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Influence of Friendship Networks on Youth Dietary Behaviours

Updated: Jun 23, 2020

Results from “Associations between aspects of friendship networks and dietary

Behaviour in youth: Findings from a systematized review “.

Sawka, K. J., McCormack, G. R., Nettel-Aguirre, A., & Swanson, K.


Intake influencers

C Consumption of healthy and nutritious foods is essential in promoting healthy development for children and adolescents. Social networks among youth, such as caregivers and friends, can strongly influence the quality of a child or adolescent’s diet (1). While caregivers have the strongest impact on behaviours during early childhood, friendships tend to have a stronger influence during adolescence as youth begin to spend less time at home (2). The eating habits of an adolescent’s social network have been observed to influence their health-related behaviours through role-modelling and social norms (3). A literature review was recently completed to understand how youth friendship networks impact dietary behaviours.

Friendships or friend’s chips?

The review showed that an individual’s consumption of unhealthy foods, such as fast foods, snack foods, and low nutrient foods, was associated with their friend’s consumption of unhealthy foods. Boys were found to be more likely to be impacted by their friend’s dietary habits than girls. Popularity was also associated with the consumption of unhealthy foods. Children perceived to be more popular were found to consume an average amount of unhealthy foods, as opposed to a very high or very low amount of these foods. Evidence from the review also demonstrated that total caloric intake between an individual and their closest friends was similar. The results of this review indicate that a child’s friendship networks can influence their consumption of unhealthy foods and overall dietary behaviours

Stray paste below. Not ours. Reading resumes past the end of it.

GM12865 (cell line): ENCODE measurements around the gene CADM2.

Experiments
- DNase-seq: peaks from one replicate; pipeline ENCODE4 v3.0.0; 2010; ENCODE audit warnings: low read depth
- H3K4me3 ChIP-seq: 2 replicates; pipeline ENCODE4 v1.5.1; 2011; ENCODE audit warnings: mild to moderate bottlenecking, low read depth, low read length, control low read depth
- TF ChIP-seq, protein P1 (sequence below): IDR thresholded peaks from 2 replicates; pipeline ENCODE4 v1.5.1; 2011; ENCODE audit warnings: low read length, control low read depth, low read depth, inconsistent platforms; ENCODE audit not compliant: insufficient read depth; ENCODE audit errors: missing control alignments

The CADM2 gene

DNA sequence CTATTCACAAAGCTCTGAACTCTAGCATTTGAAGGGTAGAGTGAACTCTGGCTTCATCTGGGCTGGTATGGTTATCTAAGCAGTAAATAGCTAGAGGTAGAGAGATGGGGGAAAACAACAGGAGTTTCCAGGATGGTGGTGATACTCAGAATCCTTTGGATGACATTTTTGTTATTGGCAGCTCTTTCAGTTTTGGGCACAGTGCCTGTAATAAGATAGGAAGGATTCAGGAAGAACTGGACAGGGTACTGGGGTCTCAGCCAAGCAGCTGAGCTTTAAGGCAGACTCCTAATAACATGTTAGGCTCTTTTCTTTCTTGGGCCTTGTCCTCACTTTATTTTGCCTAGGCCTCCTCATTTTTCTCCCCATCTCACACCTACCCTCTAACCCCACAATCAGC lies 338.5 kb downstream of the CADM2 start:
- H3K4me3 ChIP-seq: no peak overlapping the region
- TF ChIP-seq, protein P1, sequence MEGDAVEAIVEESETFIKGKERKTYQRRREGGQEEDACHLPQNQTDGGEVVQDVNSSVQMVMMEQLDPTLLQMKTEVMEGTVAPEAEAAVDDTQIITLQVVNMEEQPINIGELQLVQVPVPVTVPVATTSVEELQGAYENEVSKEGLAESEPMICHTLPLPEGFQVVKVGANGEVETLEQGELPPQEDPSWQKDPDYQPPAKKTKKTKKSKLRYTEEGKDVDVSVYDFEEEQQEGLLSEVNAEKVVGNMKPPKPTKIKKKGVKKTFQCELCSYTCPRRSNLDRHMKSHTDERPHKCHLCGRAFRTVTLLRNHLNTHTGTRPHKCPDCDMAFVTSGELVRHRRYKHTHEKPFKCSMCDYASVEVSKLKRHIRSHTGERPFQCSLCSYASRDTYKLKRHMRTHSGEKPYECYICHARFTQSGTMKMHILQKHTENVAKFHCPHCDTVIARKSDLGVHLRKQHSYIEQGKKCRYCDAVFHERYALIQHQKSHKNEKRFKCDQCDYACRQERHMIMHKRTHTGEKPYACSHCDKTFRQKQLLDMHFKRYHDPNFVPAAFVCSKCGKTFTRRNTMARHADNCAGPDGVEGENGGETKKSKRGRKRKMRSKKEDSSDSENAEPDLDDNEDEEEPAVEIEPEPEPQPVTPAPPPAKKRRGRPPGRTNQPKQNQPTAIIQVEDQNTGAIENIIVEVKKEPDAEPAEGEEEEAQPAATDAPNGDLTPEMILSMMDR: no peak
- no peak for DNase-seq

Suggested citation: Sawka, K. J., Mccormack, G. R., Nettel-Aguirre, A., & Swanson, K. (2015). Associations between aspects of friendship networks and dietary behavior in youth: Findings from a systematized review. Eating Behaviors, 18, 7–15. doi: 10.1016/j.eatbeh.2015.03.002

Written by: Emma Chong, BKin. Posted November 15, 2019.



1. Rasmussen, M., Krølner, R., Klepp, K.I., Lytle, L., Brug, J.,Bere, E., et al. (2006). Determinants of fruit and vegetable consumption among children and adolescents: A review of the literature. Part I: quantitative studies. International Journal of Behavioral Nutrition and Physical Activity, 3.

2. Mackey, E.R., & La Greca, A.M. (2007). Adolescents' eating, exercise, and weight control behaviors: Does peer crowd affiliation play a role? Journal of Pediatric Psychology,32, 13–23.

3. Patrick, H., & Nicklas, T.A. (2005). A review of family and social determinants of children's eating patterns and diet quality. Journal of the American College of Nutrition, 24, 83–92.


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